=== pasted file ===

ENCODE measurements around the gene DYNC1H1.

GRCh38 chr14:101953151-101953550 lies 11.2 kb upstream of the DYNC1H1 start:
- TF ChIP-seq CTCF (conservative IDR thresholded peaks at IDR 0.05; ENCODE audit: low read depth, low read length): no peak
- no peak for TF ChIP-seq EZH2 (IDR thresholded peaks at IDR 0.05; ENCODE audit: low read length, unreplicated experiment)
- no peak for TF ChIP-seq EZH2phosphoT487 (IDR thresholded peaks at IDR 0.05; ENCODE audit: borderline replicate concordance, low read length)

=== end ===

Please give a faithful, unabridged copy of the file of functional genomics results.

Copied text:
ENCODE measurements around the gene DYNC1H1.

GRCh38 chr14:101953151-101953550 lies 11.2 kb upstream of the DYNC1H1 start:
- TF ChIP-seq CTCF (conservative IDR thresholded peaks at IDR 0.05; ENCODE audit: low read depth, low read length): no peak
- no peak for TF ChIP-seq EZH2 (IDR thresholded peaks at IDR 0.05; ENCODE audit: low read length, unreplicated experiment)
- no peak for TF ChIP-seq EZH2phosphoT487 (IDR thresholded peaks at IDR 0.05; ENCODE audit: borderline replicate concordance, low read length)